VSB: An Entrepreneur’s Perspective

Posted by Garima on June 23, 2016

Careers | Goings-On around York

A post of mine published last week highlighted the Visual Schedule Builder (VSB), its uses, functionality and the Paper vs. VSB game. This time, however, I thought I would do things a little differently. I had the opportunity to talk to one of the co-founders and the CEO of the VSB, Alan Weeks. Not only was it a great conversation highlighting the inception and importance of the VSB but Alan also gave some valuable advice for budding entrepreneurs.

 

Alan
Alan Weeks, co-founder and CEO of the VSB

Without further ado . . .

THE INTERVIEW

Garima: Where did the inspiration come from to create the VSB, and how do you feel your student experiences came into play?

Alan: When I was in school, I lived off campus. Every day that I went to class (depending on the method of transportation), I spent an extra three to four hours in public transport. This meant that I was trying to juggle school and a part-time job — with a long commute. I knew that there had to be a better way to make my schedule. I used to spend hours, you know, and take pencil and paper with Excel sheets on the floor, because finding that perfect schedule meant that I might save three to four hours every day. If I saved those hours or put in that extra shift to pay off my education, it would make a huge difference. That’s kind of how everything was influenced and how the VSB came to be!

Garima: How was the VSB created?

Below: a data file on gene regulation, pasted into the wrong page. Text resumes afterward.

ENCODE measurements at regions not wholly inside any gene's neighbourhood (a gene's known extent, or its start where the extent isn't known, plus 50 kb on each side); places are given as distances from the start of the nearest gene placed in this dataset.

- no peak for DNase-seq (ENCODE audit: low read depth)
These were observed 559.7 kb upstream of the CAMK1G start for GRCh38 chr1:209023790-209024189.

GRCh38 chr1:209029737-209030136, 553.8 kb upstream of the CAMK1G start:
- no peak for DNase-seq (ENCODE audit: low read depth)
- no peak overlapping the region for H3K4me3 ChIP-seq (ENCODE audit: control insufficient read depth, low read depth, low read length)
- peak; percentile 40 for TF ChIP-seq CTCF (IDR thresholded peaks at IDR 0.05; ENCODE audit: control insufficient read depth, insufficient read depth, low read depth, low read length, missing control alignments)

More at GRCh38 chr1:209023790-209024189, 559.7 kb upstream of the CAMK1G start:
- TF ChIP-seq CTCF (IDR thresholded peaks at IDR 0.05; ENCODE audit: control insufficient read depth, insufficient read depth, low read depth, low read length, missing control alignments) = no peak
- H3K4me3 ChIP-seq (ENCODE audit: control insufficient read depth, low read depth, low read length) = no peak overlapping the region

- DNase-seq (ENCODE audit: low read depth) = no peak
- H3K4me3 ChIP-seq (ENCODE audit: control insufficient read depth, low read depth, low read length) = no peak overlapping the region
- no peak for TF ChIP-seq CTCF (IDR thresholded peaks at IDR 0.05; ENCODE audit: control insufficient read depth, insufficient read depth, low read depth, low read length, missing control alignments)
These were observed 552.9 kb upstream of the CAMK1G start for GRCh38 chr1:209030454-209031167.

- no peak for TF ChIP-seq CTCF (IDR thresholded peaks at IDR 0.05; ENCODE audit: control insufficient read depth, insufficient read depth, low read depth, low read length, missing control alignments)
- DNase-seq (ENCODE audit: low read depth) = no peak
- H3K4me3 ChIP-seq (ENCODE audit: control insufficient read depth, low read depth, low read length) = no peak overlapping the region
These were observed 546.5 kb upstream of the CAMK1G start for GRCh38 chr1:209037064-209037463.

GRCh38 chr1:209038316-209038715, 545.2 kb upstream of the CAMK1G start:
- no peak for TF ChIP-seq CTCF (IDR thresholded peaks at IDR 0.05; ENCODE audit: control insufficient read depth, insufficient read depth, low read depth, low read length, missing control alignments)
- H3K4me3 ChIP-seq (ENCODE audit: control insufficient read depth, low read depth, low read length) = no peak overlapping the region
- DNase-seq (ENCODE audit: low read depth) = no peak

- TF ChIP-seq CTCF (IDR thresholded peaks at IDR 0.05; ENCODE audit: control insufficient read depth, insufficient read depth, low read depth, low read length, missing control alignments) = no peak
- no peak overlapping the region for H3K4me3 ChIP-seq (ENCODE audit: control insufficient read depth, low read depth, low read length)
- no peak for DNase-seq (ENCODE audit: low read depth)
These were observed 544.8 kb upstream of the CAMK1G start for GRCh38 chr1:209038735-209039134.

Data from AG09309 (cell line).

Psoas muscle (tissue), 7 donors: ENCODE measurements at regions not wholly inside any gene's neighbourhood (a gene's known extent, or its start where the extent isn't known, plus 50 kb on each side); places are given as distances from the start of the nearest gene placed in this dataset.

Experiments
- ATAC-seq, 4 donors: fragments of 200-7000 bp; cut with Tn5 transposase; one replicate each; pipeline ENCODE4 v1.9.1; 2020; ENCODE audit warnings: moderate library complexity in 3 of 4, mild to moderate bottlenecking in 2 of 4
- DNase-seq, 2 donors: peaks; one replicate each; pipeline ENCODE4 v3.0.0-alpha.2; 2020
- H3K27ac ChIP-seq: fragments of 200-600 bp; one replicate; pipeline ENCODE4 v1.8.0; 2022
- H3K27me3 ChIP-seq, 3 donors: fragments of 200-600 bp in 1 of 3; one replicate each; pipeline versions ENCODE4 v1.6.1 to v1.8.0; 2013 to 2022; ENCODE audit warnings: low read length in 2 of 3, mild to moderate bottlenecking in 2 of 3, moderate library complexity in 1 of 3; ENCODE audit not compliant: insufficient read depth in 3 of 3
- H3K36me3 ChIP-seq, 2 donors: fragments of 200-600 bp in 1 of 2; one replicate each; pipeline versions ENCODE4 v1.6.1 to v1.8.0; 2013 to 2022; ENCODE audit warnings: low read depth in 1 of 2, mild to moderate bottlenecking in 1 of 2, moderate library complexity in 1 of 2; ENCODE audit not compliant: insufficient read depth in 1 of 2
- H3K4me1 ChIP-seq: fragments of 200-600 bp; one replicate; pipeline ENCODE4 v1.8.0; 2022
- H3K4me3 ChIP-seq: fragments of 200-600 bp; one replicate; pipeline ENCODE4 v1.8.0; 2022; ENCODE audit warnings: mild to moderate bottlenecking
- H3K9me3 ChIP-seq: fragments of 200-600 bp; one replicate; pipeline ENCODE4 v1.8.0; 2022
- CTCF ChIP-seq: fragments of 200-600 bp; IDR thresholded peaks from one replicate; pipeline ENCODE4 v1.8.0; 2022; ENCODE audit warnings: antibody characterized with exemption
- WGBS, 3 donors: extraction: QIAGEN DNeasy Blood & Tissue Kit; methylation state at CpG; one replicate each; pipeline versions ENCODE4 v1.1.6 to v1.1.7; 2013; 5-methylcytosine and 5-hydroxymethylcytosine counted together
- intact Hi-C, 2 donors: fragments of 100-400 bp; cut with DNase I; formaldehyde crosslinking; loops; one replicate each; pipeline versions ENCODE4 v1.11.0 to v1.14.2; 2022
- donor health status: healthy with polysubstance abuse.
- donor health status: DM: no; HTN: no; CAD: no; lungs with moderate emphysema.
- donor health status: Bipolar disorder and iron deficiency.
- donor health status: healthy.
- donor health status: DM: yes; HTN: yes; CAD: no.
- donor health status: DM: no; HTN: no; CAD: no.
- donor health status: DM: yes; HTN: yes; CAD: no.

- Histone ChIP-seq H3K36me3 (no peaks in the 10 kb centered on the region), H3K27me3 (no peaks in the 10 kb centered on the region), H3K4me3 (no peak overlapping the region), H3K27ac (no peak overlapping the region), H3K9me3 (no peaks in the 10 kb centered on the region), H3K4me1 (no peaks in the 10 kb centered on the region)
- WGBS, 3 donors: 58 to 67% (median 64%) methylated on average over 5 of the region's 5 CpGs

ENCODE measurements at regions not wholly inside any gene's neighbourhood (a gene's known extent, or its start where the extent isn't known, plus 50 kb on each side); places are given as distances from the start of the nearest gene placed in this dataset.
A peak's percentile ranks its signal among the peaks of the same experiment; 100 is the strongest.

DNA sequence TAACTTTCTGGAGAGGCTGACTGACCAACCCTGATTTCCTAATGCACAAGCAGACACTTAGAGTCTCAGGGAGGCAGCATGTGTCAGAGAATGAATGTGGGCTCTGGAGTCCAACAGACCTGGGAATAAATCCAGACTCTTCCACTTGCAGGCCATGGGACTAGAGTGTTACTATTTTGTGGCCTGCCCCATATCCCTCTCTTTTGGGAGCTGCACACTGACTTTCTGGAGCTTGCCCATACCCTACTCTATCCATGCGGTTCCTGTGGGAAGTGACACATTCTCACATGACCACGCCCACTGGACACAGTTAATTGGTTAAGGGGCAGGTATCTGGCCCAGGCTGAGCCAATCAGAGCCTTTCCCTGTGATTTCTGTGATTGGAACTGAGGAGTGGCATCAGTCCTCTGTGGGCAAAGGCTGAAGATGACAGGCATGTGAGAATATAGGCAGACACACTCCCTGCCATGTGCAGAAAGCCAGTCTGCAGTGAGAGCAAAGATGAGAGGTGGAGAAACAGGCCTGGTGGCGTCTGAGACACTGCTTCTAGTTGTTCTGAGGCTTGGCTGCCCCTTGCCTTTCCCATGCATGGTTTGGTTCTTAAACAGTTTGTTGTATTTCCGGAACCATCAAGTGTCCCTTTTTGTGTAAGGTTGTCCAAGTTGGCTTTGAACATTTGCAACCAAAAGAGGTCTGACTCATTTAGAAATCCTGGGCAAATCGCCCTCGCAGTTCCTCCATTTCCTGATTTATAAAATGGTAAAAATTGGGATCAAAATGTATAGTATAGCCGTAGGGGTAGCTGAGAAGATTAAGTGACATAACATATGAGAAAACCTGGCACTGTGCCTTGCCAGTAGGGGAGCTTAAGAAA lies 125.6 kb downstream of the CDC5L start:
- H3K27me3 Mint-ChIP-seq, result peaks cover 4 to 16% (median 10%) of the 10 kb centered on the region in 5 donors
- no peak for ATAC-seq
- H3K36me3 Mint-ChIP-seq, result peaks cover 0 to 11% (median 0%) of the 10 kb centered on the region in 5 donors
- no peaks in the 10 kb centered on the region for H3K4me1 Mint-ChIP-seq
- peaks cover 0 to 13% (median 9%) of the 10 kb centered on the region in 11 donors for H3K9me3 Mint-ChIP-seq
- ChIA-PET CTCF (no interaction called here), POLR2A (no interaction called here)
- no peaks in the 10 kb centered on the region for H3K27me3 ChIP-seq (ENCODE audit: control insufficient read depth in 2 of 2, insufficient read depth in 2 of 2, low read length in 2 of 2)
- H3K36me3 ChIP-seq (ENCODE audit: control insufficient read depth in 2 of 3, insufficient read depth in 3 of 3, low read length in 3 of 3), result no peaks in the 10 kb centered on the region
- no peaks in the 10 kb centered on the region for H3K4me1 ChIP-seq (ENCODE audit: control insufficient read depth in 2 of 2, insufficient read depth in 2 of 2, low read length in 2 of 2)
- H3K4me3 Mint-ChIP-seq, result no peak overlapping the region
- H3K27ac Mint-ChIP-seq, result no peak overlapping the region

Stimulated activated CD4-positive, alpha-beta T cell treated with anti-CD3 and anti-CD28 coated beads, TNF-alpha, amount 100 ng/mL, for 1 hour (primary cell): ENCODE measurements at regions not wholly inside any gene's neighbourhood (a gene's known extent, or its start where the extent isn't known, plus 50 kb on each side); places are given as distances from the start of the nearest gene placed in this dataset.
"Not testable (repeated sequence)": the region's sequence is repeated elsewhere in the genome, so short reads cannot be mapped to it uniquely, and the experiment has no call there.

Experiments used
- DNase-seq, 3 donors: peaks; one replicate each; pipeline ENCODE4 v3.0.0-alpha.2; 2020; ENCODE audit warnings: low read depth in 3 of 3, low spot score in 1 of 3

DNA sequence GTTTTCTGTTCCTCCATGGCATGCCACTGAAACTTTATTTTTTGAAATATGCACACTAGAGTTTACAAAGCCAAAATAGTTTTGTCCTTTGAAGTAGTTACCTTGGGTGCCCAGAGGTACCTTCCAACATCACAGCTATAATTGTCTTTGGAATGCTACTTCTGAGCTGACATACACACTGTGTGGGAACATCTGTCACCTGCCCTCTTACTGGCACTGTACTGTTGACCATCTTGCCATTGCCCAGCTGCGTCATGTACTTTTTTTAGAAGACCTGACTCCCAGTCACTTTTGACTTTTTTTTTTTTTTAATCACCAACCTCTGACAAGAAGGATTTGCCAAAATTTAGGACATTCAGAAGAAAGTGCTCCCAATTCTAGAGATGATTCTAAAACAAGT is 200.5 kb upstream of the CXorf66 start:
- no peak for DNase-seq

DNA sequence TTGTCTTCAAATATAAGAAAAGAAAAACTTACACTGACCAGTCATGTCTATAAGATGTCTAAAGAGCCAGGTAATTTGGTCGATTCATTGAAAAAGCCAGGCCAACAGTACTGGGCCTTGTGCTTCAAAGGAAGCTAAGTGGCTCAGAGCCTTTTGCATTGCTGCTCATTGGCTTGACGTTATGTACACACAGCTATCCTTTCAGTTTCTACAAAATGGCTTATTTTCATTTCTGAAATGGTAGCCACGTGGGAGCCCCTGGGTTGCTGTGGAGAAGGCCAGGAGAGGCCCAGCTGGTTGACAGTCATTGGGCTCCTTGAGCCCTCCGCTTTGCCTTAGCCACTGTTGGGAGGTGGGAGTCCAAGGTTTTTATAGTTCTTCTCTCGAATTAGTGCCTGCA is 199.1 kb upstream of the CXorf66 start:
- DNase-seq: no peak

Alan: My brother Sean, he’s always been a bit of a genius. He was really the brains behind our first version of the VSB — to him it was a huge challenge. When he was at John Abbott College, he created and used the first version of the tool. At this time, we were the only ones who would use it. We would type in the classes we wanted, and overnight it would generate all the schedules possible. That was the very first version.

Garima: Why do you think the VSB is an important tool for students?

Alan: There are actually many reasons. There are so many opportunities that an institution is constantly trying to give to its students, but if students cannot see those opportunities, it’s as if they don’t exist. For example, if only one in ten thousand schedules is going to work with a part-time job, I can now show it to students [with the VSB] — this is something they may have never been able to see using the paper-and-pen method. So a student, rather than taking four classes, so that they can keep their part-time job, and graduating in five years, can now graduate in four years and still keep their part-time job. And it’s that kind of story that makes me see why we are doing what we are doing: to help students see opportunities; to work around all their different needs, persist and graduate on time.

Garima: What were some challenges — both in terms of marketing and technical — associated with introducing the VSB to schools, and how did you deal with those?

Alan: When you are selling to large organizations, government agencies and schools, the sale cycle can be anywhere from one to three years for them to say “yes, we will buy it” or “no, we won’t.” It can be hard because there are very high upfront marketing costs, and it takes a very long time to get a return. For York University, it took almost three years.

From a technical standpoint, the difficulty lies not in the VSB itself, but in the integration and the student experience. Each school has a different system; we want to integrate with those systems, so that students can ultimately send their registration requests straight to the school system. For one school in particular, it cost us about 300,000 dollars just to have that one button! In terms of student experience, you have to continuously think about how the user experience is and how that will come across most naturally. What’s their next step going to be? What can we do so the whole process is as streamlined and fluid as possible?